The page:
LA-Vegas high-speed rail paves the way for ambitious transportation projects – Scripps News

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Developers have already broken ground on a high-speed rail line to connect Los Angeles and Las Vegas. It’s the latest in big rail projects being realized around the country.

In Texas, Amtrak says it will take the lead in trying to connect the nation’s fourth- and fifth-largest cities — Houston and Dallas-Fort Worth — via high-speed rail. But the idea first needs to get state and local politicians on board before it steams down the track.

Speaking at a regional rail conference earlier in April, Amtrak’s senior vice president for high-speed rail development, Andy Byford, said Texans will be stuck widening highways and expanding airports if they don’t consider rail.

In the Lone Star State, the majority of travelers make the 225-mile slog between Houston and Dallas by road or air.

Byford says high-speed rail can make the same trip a 90-minute experience from point to point. The appeal is when the big metroplexes expand local transportation to offer a door-to-door commute to eschew cars. “If you don’t do something, you’re going to be upgrading those roads, and you’re going to have to keep widening,” Byford said at the Southwestern Rail Conference in Hurst, Texas, on April 16.

Railroad fans dubbed Andy Byford “Train Daddy” after he was tasked with improving an antiquated New York City subway system from 2018 to 2020. His next challenge is modernizing U.S. rail systems and bringing higher-speed rail travel to the tracks.

“Surely now is the time to look at, there is an alternative, it is a proven alternative,” Byford said.


High-speed rail line between Las Vegas, Los Angeles area breaks ground

AP via Scripps News
5:02 PM, Apr 22, 2024

He added, “This is very much a project that Amtrak is now leading.” A high-speed connector between the state’s biggest cities had been dubbed Texas Central and was conceived more than a decade ago, but politics and various other factors stalled the idea from moving forward. Byford told people at the conference that Amtrak has a grant to study proposals to put something akin to a Japanese-style bullet train back on track in Texas.

For decades, successful bullet train systems going as fast as 200 miles an hour have zipped passengers across France and Japan. Rail projects are happening across the U.S. Florida has a new passenger rail connecting Miami and Orlando.

Recently, in Nevada, U.S. Secretary of Transportation Pete Buttigieg helped break ground on a new $12.5 billion high-speed rail line between Sin City and the City of Angels, slated for completion in 2028.

“Candidly, I have never heard a stretch of interstate described as a parking lot more often than the I-15 corridor,” Buttigieg said at the event.

And the timing may be right for Texas, one of the fastest-growing states in the country.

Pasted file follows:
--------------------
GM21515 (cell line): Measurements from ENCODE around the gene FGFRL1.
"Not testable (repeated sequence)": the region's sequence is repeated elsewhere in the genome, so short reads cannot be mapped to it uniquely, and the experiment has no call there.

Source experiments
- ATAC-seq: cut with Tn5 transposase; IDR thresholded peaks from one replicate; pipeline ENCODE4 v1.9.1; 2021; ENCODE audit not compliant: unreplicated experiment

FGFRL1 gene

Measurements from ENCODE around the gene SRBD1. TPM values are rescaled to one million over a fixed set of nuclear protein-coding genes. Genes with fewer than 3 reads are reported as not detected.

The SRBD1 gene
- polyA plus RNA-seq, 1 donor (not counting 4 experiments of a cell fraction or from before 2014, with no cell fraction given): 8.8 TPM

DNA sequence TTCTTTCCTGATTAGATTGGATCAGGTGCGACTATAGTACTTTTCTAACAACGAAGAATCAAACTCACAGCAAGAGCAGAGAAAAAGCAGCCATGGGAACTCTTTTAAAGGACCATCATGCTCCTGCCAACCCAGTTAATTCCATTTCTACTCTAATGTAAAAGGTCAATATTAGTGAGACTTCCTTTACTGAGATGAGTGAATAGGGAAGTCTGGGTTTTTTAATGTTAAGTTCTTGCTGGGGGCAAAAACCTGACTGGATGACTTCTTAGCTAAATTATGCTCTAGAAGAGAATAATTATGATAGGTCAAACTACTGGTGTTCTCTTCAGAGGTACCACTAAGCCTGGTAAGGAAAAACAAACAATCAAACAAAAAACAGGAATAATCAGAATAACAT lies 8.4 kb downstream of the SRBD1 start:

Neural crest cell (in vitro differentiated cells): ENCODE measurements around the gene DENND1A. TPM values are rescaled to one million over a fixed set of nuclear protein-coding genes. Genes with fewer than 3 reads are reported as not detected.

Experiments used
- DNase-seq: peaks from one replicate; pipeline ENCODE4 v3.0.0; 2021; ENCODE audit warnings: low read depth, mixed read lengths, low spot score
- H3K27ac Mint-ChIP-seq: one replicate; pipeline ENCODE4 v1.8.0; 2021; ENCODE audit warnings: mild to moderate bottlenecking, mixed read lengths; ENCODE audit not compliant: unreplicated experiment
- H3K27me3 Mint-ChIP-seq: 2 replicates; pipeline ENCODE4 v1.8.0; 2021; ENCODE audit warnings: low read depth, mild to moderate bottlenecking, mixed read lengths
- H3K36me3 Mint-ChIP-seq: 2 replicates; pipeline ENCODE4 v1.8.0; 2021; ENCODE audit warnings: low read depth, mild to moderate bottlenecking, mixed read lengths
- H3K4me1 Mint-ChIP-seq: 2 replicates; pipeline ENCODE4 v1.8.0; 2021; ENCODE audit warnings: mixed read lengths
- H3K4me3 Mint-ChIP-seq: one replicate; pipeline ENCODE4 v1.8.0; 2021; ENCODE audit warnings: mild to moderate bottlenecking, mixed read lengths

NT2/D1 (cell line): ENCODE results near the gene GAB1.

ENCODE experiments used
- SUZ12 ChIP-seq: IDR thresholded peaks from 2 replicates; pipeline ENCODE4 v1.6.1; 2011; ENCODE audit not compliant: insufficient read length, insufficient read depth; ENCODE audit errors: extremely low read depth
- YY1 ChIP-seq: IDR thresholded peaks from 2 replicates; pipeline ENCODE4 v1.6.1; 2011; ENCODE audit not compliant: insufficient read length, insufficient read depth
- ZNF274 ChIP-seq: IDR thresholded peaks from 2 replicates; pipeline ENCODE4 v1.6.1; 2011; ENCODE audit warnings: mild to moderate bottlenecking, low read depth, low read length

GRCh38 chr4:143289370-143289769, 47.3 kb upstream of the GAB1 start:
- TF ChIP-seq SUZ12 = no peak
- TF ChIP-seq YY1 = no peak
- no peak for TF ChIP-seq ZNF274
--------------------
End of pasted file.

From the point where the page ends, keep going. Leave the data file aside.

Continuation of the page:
“Connecting these two big metros — you know, how do you do it, and how do you take full advantage of it?” said Bruce Race, an expert in low-carbon cities and urban design at the Hines College of Architecture and Design at the University of Houston.

He said the answer is to take careful consideration in making sure every mile of a potential high-speed rail passenger’s journey is thought out. Things like where cities will put the high-speed rail stations, how they will connect with local mass transportation, and how it will all affect urban development.

“A rule of thumb is: If you really want public transit to work, you need north of 10,000 people per square mile,” Race said. “Well, in Houston, our average density is 3,600, about a third of that.”

Ed Emmett worked in local and state politics for decades prior to offering his expertise as a fellow at Rice University’s Baker Institute. Emmett served as Harris County’s judge, or chief administrator, from 2007 until 2019. He also served as a transportation expert on the Interstate Commerce Commission under President George H.W. Bush. It’s safe to say that he knows a thing or two about trains.

“I’m a huge fan of riding railroads,” Emmett said.

He said the real work is in the details of how to pay for a line. Emmett doesn’t think anything taxpayer-funded by the state will fly politically. He thinks a private-public partnership, largely funded by federal dollars, will be a politically viable way to put track on the ground and turn a big train into reality.

“And I don’t think that certainly hasn’t been worked out. And all of this is going to cost a lot of money,” Emmett said.”When you ask people if they’re in favor of high-speed rail, they all say yes. When you ask them if they want to pay for it, they go ‘no.'”

Byford said if the conditions and politics line up for high-speed rail in Texas, it could be built within 10 years.

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